Through my physical struggles I faced daily with the cancer, I persevered and was able to maintain top marks throughout my treatments. After treatment, I chose to enroll in the International Baccalaureate program to prepare me for a college experience that will help me attain my ultimate goals in life. I was not going to let my experience with cancer stop me from reaching my highest potential. I am very proud to have consistently applied myself to achieve not only top academic results, but equally importantly to give back to my local community as well as to the hospital where I received my treatments.

 

 

I am President of my school’s Key Club chapter; I’m actively involved in NHS; I am a member of National Art Honor Society; and I am an active Team Leader in our school’s Link Crew, which pairs upperclassmen and freshmen together to help them navigate their first year of high school. My involvement in these organizations allows me to be able to give back to those in need, which is something I believe very strongly in, since many kind people were so loving and generous to me and my family when I was in the hospital.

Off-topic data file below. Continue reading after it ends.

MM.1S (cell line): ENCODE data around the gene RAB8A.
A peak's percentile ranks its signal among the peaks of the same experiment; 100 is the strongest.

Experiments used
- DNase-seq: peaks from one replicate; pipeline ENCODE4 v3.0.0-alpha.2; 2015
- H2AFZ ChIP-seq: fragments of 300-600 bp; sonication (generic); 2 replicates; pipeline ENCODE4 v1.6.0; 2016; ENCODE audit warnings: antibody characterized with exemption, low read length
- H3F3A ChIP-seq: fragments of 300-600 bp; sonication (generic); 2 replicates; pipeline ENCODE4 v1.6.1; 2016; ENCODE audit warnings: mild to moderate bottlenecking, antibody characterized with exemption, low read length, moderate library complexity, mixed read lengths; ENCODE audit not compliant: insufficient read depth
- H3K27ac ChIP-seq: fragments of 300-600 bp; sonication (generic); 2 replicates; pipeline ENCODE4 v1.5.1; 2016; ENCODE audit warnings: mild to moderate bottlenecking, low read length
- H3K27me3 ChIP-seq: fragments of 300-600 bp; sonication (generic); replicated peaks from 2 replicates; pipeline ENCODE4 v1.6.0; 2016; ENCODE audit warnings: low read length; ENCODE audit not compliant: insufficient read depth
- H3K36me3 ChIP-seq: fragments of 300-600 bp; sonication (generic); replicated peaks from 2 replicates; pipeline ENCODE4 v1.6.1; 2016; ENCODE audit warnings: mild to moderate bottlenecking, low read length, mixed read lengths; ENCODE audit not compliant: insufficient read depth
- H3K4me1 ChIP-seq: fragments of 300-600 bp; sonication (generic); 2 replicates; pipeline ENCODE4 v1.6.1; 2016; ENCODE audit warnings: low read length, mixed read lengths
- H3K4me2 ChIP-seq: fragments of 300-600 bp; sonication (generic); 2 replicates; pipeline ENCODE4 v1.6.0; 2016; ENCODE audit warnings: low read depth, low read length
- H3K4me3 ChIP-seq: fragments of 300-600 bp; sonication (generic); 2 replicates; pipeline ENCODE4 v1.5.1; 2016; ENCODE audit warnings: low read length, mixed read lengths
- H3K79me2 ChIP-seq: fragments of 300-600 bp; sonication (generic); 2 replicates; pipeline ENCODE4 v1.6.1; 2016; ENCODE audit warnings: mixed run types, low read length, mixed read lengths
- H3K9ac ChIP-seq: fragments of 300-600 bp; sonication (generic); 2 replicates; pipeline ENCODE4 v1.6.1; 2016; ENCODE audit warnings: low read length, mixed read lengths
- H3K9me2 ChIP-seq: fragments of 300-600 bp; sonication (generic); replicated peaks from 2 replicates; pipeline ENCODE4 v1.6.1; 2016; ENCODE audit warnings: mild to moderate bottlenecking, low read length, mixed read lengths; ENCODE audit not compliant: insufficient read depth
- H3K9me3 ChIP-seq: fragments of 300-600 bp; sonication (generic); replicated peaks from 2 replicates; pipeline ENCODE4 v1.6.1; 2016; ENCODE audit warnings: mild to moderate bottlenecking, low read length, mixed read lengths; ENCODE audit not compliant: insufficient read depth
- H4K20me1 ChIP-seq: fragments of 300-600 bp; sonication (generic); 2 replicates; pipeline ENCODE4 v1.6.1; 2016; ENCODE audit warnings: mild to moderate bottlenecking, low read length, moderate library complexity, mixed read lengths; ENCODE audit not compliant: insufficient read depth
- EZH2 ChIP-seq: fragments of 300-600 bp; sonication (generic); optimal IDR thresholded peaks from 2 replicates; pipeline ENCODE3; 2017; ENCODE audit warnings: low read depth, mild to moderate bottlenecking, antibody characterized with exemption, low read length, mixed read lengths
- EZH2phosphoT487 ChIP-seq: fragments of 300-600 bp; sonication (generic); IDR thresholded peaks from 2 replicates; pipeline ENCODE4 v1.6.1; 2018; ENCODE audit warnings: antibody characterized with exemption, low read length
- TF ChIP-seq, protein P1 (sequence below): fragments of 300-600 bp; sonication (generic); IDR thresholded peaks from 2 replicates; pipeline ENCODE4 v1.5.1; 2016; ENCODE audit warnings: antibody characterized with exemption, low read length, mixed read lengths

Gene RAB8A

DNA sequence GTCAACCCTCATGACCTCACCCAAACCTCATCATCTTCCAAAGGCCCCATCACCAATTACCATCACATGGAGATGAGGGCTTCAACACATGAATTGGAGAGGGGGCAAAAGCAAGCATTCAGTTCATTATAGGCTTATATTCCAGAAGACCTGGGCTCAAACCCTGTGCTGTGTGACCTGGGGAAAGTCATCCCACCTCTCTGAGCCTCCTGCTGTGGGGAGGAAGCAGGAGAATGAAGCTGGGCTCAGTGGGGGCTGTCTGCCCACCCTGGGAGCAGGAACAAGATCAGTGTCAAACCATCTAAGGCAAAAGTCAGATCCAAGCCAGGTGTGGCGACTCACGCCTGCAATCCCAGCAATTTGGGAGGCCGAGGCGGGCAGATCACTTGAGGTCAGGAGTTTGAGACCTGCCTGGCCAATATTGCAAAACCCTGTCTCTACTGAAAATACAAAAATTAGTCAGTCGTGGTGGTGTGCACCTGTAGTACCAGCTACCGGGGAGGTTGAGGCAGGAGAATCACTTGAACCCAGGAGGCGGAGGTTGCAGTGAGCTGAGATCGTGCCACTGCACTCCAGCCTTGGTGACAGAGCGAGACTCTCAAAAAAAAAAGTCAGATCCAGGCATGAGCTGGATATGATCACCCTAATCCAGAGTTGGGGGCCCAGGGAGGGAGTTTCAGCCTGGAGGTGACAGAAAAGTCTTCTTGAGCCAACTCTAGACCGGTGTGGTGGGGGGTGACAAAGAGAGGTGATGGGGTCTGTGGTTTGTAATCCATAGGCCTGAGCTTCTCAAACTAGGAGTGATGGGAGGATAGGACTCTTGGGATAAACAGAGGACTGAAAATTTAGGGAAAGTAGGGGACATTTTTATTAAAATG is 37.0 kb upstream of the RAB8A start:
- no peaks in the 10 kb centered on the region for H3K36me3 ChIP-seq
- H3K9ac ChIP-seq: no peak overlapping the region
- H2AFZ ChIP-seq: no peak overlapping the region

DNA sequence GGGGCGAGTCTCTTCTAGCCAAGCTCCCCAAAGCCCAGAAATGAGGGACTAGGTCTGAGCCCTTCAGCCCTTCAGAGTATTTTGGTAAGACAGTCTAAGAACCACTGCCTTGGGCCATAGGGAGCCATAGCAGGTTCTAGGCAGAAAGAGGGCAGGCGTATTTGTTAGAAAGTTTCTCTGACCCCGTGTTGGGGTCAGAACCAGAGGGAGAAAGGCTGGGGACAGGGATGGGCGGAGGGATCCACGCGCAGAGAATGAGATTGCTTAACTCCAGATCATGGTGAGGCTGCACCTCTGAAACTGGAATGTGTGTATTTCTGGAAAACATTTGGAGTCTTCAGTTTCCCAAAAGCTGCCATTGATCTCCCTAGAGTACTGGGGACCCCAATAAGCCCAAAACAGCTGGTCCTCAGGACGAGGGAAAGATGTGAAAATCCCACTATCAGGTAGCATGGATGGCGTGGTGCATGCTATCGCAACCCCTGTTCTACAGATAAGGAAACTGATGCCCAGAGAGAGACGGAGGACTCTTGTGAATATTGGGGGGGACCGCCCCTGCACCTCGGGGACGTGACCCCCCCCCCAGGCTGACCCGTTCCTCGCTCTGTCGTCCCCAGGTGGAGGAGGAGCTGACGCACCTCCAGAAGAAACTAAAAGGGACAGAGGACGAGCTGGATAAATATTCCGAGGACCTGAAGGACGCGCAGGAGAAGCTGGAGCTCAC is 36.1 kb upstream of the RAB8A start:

As a result of my experiences, I realize that it is important to evaluate priorities, to press ahead, and to give back to my community. I believe that I have grown more resilient and determined to accept new challenges.  All of these hardships I faced have made me a stronger person, and I cannot wait to see what my future will bring.

 

 

My struggle with cancer has allowed me to be more appreciative of the life I have. Going through a time where the future is uncertain is very difficult, but it also creates an open mind.  Now, I try not to take any days for granted. I enjoy spending time with my friends and family, and I treat new experiences like the are my last, because now I know what it is like to be unsure of what tomorrow will bring.